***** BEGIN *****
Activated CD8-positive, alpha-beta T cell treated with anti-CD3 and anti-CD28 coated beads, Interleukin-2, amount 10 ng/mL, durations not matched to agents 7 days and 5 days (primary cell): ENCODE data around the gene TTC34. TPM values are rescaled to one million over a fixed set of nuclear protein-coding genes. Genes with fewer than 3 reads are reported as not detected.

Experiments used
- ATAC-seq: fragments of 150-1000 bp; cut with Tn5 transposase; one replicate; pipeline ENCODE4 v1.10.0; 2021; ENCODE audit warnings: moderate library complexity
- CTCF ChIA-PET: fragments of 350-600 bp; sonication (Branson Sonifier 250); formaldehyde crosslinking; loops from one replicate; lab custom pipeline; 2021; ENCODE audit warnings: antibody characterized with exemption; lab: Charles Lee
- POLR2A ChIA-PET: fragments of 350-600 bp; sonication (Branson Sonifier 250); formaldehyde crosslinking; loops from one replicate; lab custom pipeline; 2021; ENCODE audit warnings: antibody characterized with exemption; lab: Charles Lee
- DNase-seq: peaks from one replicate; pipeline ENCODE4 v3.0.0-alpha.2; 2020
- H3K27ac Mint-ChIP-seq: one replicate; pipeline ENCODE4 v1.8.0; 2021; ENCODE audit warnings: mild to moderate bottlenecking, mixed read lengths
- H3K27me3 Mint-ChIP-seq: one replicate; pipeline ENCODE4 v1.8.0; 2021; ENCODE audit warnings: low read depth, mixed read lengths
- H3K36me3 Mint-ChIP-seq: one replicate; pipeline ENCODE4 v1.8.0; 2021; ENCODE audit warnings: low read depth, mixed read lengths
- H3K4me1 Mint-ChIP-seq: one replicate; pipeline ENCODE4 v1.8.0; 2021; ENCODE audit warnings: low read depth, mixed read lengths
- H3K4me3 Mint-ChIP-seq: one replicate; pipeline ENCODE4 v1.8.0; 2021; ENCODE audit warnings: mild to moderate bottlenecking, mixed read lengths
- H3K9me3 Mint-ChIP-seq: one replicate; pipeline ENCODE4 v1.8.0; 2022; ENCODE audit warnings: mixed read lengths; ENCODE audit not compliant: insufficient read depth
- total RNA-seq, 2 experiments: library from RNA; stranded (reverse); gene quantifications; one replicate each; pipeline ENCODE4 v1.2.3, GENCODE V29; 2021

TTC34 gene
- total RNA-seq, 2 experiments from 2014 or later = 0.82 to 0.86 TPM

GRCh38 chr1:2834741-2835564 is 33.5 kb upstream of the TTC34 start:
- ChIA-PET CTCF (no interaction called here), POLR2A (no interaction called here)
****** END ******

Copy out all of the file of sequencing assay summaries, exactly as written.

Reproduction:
Activated CD8-positive, alpha-beta T cell treated with anti-CD3 and anti-CD28 coated beads, Interleukin-2, amount 10 ng/mL, durations not matched to agents 7 days and 5 days (primary cell): ENCODE data around the gene TTC34. TPM values are rescaled to one million over a fixed set of nuclear protein-coding genes. Genes with fewer than 3 reads are reported as not detected.

Experiments used
- ATAC-seq: fragments of 150-1000 bp; cut with Tn5 transposase; one replicate; pipeline ENCODE4 v1.10.0; 2021; ENCODE audit warnings: moderate library complexity
- CTCF ChIA-PET: fragments of 350-600 bp; sonication (Branson Sonifier 250); formaldehyde crosslinking; loops from one replicate; lab custom pipeline; 2021; ENCODE audit warnings: antibody characterized with exemption; lab: Charles Lee
- POLR2A ChIA-PET: fragments of 350-600 bp; sonication (Branson Sonifier 250); formaldehyde crosslinking; loops from one replicate; lab custom pipeline; 2021; ENCODE audit warnings: antibody characterized with exemption; lab: Charles Lee
- DNase-seq: peaks from one replicate; pipeline ENCODE4 v3.0.0-alpha.2; 2020
- H3K27ac Mint-ChIP-seq: one replicate; pipeline ENCODE4 v1.8.0; 2021; ENCODE audit warnings: mild to moderate bottlenecking, mixed read lengths
- H3K27me3 Mint-ChIP-seq: one replicate; pipeline ENCODE4 v1.8.0; 2021; ENCODE audit warnings: low read depth, mixed read lengths
- H3K36me3 Mint-ChIP-seq: one replicate; pipeline ENCODE4 v1.8.0; 2021; ENCODE audit warnings: low read depth, mixed read lengths
- H3K4me1 Mint-ChIP-seq: one replicate; pipeline ENCODE4 v1.8.0; 2021; ENCODE audit warnings: low read depth, mixed read lengths
- H3K4me3 Mint-ChIP-seq: one replicate; pipeline ENCODE4 v1.8.0; 2021; ENCODE audit warnings: mild to moderate bottlenecking, mixed read lengths
- H3K9me3 Mint-ChIP-seq: one replicate; pipeline ENCODE4 v1.8.0; 2022; ENCODE audit warnings: mixed read lengths; ENCODE audit not compliant: insufficient read depth
- total RNA-seq, 2 experiments: library from RNA; stranded (reverse); gene quantifications; one replicate each; pipeline ENCODE4 v1.2.3, GENCODE V29; 2021

TTC34 gene
- total RNA-seq, 2 experiments from 2014 or later = 0.82 to 0.86 TPM

GRCh38 chr1:2834741-2835564 is 33.5 kb upstream of the TTC34 start:
- ChIA-PET CTCF (no interaction called here), POLR2A (no interaction called here)